Often when I speak with parents and youth about the cognitive problems that can arise because of using marijuana, they focus on the long term impact. Parents, and even teens, are worried about permanently decreased cognitive functioning because of marijuana use – and rightfully so. When I remind them that there are immediate cognitive effects that are also a concern, they often look at me blankly.
When I say, “Marijuana intoxication can cause immediate problems with cognitive functioning, especially judgment”, they often look at me somewhat quizzically for a moment.
As soon as they realize what I am saying, they will quickly add, “Of course, of course”, and then go back to their question about the long term impact pf marijuana on cognitive functioning.
Marijuana intoxication is acute and, like intoxication on any substance, has an immediate impact on how we analyze and solve problems and can seriously impair our judgment. These changes in cognitive functioning can make it difficult to do homework or even complete simple tasks at your job at McDonald’s.
In the same way that people believe you can get a pleasant feeling from using alcohol and not be intoxicated, people also believe that you can have a mild high on cannabis without being intoxicated. These are not safe assumptions, so let’s review the signs that a person is intoxicated on marijuana.
The first signs of marijuana intoxication are euphoria – the effect most people expect – and sleepiness. In many people, there will be irritability and most people describe some decreased inhibition. There are usually such physical signs as increased heart rate and breathing and increased blood pressure. With these signs and symptoms, people will also report decreased attention span and concentration and decreased alertness. Marijuana also decreases motor coordination, making it more difficult to operate machinery – hence the finding that drivers using marijuana are 2-7 times more likely to get into accidents.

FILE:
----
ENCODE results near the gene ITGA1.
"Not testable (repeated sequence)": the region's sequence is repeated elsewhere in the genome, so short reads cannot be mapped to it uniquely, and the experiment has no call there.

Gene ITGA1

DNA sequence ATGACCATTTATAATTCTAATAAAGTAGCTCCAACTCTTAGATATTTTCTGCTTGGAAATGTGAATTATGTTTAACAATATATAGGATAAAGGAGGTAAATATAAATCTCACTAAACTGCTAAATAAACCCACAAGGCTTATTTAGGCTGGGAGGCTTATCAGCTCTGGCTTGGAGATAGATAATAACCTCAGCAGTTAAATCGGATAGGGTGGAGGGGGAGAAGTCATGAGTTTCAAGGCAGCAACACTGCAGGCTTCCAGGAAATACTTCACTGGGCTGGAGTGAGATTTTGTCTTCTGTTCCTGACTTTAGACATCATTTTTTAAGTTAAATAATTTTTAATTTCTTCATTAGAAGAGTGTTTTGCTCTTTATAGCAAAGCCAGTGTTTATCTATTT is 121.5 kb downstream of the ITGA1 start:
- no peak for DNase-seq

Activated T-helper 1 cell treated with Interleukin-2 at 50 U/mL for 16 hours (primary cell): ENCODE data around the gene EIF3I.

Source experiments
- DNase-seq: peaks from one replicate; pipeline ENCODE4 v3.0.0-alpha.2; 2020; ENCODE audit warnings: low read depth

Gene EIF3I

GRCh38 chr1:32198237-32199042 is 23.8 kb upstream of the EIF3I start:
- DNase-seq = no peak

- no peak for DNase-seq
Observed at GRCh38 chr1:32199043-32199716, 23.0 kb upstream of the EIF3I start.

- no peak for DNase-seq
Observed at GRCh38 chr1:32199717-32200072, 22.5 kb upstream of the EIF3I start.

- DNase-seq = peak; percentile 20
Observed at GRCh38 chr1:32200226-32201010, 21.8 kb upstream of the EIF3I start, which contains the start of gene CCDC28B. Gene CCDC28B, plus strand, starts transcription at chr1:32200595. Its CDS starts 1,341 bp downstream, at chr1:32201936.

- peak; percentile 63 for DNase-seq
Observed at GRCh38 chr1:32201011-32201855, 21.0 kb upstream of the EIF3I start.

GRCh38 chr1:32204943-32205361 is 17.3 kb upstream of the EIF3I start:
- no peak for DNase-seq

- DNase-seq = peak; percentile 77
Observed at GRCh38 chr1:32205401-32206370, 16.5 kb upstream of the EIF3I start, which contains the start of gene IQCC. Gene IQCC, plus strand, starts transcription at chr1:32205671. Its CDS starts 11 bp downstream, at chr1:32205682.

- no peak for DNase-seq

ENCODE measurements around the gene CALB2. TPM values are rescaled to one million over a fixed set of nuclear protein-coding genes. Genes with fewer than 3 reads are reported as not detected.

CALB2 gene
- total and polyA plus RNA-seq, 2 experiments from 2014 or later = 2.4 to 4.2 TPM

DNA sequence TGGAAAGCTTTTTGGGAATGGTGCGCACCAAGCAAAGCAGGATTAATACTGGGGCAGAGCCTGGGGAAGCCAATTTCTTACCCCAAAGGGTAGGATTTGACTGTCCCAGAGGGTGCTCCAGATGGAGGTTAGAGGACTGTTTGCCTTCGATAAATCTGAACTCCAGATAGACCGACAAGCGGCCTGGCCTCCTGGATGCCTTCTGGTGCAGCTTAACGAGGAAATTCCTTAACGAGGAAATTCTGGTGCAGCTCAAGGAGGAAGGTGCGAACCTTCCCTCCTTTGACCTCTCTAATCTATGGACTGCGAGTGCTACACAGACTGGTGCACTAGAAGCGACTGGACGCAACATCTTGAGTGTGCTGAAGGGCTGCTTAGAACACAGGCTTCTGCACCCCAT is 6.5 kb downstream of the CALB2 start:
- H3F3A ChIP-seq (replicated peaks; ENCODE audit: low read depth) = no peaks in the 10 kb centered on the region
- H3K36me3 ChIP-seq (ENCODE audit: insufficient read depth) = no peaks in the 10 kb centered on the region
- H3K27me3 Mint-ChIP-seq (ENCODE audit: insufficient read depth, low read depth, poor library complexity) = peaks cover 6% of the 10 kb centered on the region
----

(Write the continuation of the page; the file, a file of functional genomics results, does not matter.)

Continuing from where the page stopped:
The impaired problem solving and poor judgment after marijuana use are also well-documented but less expected for many users are the anxiety and depression that can arise instead of euphoria in some people and especially those with a predisposition to these conditions.
What compounds the risks described above is the fact that in many cases after marijuana has been ingested, a person may not even experience these effects until several hours after the drug has been used – this is especially true with edible marijuana products.
What I’ve described above is what I usually describe to young people and their parents and, considering that there are many good public health sites available in both Canada and the United States that describe these effects, it is evident that the many warnings on the impact of marijuana on the developing brain may have caused us to think less about these more immediate and also worrying impairments. Anyone seeking more information about the immediate impact of marijuana can find it here.
While he long term cognitive functioning problems that can arise are serious, they are not the only concern. If we forget that the short term impairments can affect such complex motor and cognitive tasks as driving, the impact can certainly be immediate – and deadly.